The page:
Barnes is clearly a hot-bed of book group activity. Almost everyone I know belongs to one – some to more than one. I have done a very unscientific calculation – based on population, age, socio-economic and gender data to estimate that there are at least 45 book groups active in Barnes. Venetia of Barnes Books offers 10% off the price of their chosen books if at least 10 books are ordered. She gets orders from around a dozen book groups. My book group has not been able to take up this offer as some of us tend to read on Kindle and others use the local library.

The majority of book group members are women, I know of one men-only group and none that include men and women. It would be great to hear from male or mixed groups.

How are your book groups run? This really differs from group to group. Some focus more on the food and drink and the gossip than the book, others are very serious and have members of the group presenting very thoughtful analyses on the literary merits or otherwise of the book. All have different ways of choosing their books. I have a friend who is a member of the Mill Valley Reading Group (California) who each bring 3 suggestions to their January meeting each year, they have a good debate and then agree the books for the year and then produce a laminated card for each member – very organized!

Richmond libraries are very keen to support Reading Group activities. They are building up a database of local groups and provide information on titles that they have 12 + copies of.  They have some interesting groups operating out of various libraries e.g. a crime book group which was meeting monthly at Castelnau library.

Everyone agrees that one of the great benefits of being in a book group is being introduced to an amazing range of books that one wouldn’t otherwise read. I have been in touch with about 12 groups, asking them what they have been recently reading and what their recent favourites have been. What an eclectic range of titles. I am not going to list them all but I have tried to identify the titles that pop up frequently across groups:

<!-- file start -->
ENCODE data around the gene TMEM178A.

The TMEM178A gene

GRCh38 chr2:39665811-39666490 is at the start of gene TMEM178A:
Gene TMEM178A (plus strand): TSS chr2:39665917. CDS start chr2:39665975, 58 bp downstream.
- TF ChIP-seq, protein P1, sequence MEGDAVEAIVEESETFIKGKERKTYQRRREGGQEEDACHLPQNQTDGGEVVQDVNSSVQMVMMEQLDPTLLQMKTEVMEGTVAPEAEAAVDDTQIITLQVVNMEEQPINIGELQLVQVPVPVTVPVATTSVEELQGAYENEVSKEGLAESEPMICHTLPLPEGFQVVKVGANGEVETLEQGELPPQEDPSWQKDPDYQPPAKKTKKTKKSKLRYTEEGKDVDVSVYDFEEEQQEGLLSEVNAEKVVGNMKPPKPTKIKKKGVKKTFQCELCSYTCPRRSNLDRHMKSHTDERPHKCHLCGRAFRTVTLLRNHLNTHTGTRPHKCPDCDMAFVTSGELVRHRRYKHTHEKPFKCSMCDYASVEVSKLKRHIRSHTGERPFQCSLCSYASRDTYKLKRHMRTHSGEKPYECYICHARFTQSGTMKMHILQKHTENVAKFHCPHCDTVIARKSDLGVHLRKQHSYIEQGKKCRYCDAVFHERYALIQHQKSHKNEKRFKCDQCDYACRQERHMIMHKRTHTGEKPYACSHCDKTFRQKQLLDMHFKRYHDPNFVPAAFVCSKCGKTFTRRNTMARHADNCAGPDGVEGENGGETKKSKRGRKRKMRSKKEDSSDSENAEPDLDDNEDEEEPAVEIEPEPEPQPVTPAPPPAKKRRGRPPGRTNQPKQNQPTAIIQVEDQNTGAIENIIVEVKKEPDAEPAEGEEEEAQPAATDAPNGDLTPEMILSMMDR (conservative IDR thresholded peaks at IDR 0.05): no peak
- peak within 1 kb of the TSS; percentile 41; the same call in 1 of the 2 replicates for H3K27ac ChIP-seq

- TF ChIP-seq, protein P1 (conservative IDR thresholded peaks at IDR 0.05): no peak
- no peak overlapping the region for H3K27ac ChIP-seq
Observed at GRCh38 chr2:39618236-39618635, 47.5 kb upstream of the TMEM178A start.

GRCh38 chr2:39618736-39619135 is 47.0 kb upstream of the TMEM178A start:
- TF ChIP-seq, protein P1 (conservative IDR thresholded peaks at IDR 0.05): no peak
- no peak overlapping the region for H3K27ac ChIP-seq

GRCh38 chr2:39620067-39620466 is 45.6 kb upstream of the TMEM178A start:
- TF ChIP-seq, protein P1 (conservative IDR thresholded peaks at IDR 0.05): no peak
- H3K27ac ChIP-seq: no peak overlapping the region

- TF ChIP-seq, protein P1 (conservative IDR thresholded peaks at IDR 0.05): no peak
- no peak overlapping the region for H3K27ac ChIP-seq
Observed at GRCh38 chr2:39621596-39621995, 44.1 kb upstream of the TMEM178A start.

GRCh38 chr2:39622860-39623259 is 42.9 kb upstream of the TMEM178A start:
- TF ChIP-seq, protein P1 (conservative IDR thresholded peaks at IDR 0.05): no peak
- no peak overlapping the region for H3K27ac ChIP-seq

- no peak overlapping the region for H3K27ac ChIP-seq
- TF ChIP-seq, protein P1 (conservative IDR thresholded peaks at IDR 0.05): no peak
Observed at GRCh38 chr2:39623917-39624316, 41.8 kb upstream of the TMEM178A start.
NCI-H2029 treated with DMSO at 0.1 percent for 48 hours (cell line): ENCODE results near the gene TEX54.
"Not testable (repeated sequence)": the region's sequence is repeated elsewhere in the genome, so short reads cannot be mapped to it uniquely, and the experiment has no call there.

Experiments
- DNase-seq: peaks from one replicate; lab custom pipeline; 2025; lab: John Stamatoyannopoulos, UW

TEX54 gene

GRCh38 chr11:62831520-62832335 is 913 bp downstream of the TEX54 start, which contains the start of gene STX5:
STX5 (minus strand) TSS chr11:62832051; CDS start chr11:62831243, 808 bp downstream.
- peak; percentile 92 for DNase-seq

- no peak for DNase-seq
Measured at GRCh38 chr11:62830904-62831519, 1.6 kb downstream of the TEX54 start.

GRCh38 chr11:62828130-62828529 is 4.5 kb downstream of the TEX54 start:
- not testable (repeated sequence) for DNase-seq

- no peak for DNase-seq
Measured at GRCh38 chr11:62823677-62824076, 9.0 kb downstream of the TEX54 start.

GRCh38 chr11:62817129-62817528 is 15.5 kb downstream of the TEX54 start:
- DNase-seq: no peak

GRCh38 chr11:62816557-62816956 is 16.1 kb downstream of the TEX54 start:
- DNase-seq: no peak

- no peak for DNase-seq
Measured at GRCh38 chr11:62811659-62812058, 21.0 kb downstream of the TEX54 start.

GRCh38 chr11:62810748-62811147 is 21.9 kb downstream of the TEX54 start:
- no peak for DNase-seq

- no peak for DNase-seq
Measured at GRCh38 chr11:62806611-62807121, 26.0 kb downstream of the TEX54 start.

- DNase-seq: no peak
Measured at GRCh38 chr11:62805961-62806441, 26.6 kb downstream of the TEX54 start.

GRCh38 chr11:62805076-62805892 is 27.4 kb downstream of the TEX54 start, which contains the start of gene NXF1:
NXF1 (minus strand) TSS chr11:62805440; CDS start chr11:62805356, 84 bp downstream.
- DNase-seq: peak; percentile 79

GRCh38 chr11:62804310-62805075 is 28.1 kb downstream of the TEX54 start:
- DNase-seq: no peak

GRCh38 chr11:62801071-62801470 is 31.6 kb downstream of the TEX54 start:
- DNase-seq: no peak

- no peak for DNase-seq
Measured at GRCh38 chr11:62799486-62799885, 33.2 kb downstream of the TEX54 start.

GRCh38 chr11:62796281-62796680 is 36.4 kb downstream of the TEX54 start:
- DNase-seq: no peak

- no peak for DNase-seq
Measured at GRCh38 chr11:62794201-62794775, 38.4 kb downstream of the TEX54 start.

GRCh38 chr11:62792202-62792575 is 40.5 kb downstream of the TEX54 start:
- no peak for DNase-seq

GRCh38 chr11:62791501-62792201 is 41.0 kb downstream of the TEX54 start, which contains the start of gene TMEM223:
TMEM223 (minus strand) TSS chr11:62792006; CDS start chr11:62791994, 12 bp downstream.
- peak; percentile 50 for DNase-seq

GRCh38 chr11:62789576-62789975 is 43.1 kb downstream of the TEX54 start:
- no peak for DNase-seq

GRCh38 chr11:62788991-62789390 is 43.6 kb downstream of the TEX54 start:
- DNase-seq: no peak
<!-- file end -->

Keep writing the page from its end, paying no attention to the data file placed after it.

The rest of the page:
Recently read titles include:

Girl, Woman, Other  Bernardine Elvaristo

10 minutes, 38 seconds in this Strange World Elif Shafak

Fleishman is in Trouble Taffy Broddesser–Akner

My Name is Lucy Barton Elizabeth Strout

The Tatooist of Auschwitz Heather Morris

My Sister the Serial Killer Oyinkan Braithwaite

The Silence of the Girls Pat Barker

The Dutch House Ann Pratchett

Where the Crawdads Sing Delia Owens

The Overstory Richard Powell

What do these have in common? All fiction and almost all these authors are women!

In terms of favourites these are the ones that get repeated several times:

Cutting for Stone Abraham Verghese

All the Light We Cannot See Anthony Doerr

Secret Scripture Sebastian Barry

A Gentleman in Moscow Amor Towles

East West Street Philippe Sands

The Dutch House  Ann Pratchett

Normal People Sally Rooney

The Cut Out Girl Bart van Es

Hare with the Amber Eyes Edmund de Waal

Can you spot any trends?

I have been talking to local Barnes resident Professor Jenny Hartley, who many of you know. She was one of the first academics to research this area of activity and her book Reading Groups was published by OUP in 2001.

Jenny was involved in setting up Prison Reading Groups back in 2000 with Sarah Turvey, a colleague from Roehampton University.  This project was set up to start, fund and support reading groups in prisons.  It now runs groups in over 40 prisons and supplies over 3000 books a year to support them. Information on this project can be found at:

Since 2017 it has been part of the charity Give a Book:

Jenny is still working with two prisons, Wormwood Scrubs and Send women’s prison near Woking. She works closely with the librarians at both prisons and until the lock-down was running reading group discussions on a regular basis with around 12 prisoners in each group. The lock-down has of course made this impossible. Libraries are closed and there are no opportunities for prisoners to come together.

Books are still being sent to the prisons and virtual discussion groups have been set up. The first book discussed after lock-down at Wormwood Scrubs was Lord of the Flies, this had been chosen by the in-mates in February.  They have moved on to A Very British Scandal and next is Noughts and Crosses.

The Send inmates are reading Where do you go Bernadette a 2012 epistolary comedy novel by Maria Semple.

 It would be great to hear from book group readers – you can do this via our Facebook BLS Book Group page. Email [email protected] to join the group.